Again, the corollary to the sync pins are the input latch pins. These pins can be used as input pins in a simple I/O device, because a time value will latch into their associated registers when the configured rising or falling edge is detected. Both the sync and latch pins give functionality that is not tied to the scanning of a traditional PLC, but allows input capture or output command to occur at any point in time with nanosecond resolution.

When precise input time can be paired with precise output response, the user can measure the exact time that an event occurred and command an exact time to react to this event. This can include, for example, reacting to an alarm in a manufacturing line and calculating the future time required to avoid the rejection of product that is not at risk, but reliably eliminating the product that is at risk.

Oversampling can be accomplished through the use of subordinated interrupts, which will allow a device to take many samples of a signal at a rate that can be a multiple of the controller scan rate. This permits the capturing of an event (or even multiple events) that would otherwise be invisible to a traditional PLC, because their duration is short enough to fit between PLC scans. Similarly, oversampling digital output devices can generate pulse trains that would be impossible to detect with simple I/O, which at the maximum would only be able to create square waves of half the scan frequency (see Figure 4).

Using oversampling with analog capture ability enables analog modules to capture or create waveforms, which can add great functionality to a high-speed process. Continuously running oversampling modules can be used for adding condition monitoring and preventive maintenance functionality to an automation process, where fast Fourier transform (FFT) algorithms can self-diagnose motors, bearings, or gears for wear and tear. All this is possible while providing the control of the process and equipment itself.

The preceding paragraphs are not meant to imply that DCs and IEEE 1588 are necessarily rival synchronization schemes, nor that they are incompatible. The key point is that the internal synchronization methodology inside EtherCAT is based on DCs because of the aforementioned benefits of simplicity, cost efficiency, and flexibility in design. Also, DCs are already built into the EtherCAT slave controllers, so there are no additional hardware requirements. As a matter of fact, there are several sources of EtherCAT-to-IEEE 1588 boundary clocks that allow the bridging of time values from one to another. These are used for synchronizing an EtherCAT network to an exterior IEEE 1588 timing source, such as from a grandmaster clock, or another fieldbus system that uses IEEE 1588.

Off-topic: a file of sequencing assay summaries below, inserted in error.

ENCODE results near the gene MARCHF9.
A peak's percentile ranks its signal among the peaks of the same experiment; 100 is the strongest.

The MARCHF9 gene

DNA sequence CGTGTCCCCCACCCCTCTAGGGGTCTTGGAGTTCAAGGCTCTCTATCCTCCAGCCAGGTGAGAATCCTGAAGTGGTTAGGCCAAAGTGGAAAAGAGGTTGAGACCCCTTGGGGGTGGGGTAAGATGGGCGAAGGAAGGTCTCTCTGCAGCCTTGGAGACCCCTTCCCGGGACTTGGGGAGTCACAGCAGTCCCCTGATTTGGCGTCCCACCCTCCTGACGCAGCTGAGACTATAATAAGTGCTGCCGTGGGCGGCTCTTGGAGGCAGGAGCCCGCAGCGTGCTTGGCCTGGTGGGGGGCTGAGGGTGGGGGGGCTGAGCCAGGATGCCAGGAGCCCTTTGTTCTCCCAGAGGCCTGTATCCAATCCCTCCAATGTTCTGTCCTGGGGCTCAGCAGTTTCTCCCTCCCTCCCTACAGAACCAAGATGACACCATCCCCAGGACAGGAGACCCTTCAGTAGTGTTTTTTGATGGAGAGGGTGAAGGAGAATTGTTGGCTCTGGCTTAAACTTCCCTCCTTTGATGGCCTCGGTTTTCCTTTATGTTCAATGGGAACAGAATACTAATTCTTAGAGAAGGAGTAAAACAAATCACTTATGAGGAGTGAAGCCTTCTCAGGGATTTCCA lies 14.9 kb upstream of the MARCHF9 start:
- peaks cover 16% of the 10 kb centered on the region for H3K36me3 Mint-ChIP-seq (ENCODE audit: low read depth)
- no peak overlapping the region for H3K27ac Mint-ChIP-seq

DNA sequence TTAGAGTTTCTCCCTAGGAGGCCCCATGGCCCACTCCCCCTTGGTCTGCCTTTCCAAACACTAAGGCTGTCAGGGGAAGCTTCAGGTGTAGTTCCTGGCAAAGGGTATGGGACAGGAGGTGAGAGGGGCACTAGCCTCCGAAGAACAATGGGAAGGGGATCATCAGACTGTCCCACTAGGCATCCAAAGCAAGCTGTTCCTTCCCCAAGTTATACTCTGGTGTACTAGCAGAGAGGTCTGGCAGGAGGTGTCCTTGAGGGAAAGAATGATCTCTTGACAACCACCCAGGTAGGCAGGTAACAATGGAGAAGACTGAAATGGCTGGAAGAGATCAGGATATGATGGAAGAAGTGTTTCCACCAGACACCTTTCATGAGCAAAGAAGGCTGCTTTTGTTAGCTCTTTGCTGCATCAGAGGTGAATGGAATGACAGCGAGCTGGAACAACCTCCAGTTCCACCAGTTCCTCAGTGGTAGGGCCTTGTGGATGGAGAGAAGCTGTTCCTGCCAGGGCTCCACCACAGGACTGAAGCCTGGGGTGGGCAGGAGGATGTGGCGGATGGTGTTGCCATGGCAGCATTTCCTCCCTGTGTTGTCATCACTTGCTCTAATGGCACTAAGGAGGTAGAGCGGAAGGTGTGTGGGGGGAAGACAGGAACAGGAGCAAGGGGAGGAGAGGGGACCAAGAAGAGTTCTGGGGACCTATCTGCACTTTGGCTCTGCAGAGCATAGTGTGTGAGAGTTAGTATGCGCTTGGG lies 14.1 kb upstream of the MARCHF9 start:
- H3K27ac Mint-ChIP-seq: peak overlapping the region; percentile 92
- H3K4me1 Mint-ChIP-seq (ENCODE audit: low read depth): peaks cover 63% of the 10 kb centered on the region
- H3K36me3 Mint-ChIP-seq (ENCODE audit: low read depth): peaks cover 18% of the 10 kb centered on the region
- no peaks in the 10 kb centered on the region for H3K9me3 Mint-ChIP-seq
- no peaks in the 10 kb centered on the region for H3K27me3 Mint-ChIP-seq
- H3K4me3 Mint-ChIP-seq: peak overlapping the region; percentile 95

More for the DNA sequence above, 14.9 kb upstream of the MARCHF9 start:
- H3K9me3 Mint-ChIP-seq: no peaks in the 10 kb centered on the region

Both IEEE 1588 and DCs offer the automation engineer the ability to implement a network of highly synchronized devices spread across a large area and long network distances. Whereas IEEE 1588 offers a viable solution for Internet- and switch-based protocols, EtherCAT uses the more streamlined, bandwidth-efficient DC solution, which also ensures very low jitter. Whereas IEEE 1588 requires special and complex microcontroller-based hardware even for the most simple of digital I/O devices, EtherCAT DC devices can be implemented without microcontroller support, resulting in lower device and system costs. These two synchronization schemes can still be used together, bridged via boundary devices. This allows the network time to be shared between an EtherCAT network and an IEEE 1588-based system. Between these two synchronization schemes, automation engineers can develop bottom-up or top-down architectures to meet the demands of their application or their customers.

About the author

Joey Stubbs is the North American representative of the EtherCAT Technology Group. He is a registered professional engineer in control systems and holds a BS in electrical engineering from the University of South Carolina, as well as several other technical degrees. He has nearly 30 years of industrial experience in implementing industrial Ethernet technologies, automation projects, motion control, nuclear power, and power distribution.

This article appears in the Applied Automation supplement for Control Engineering and Plant Engineering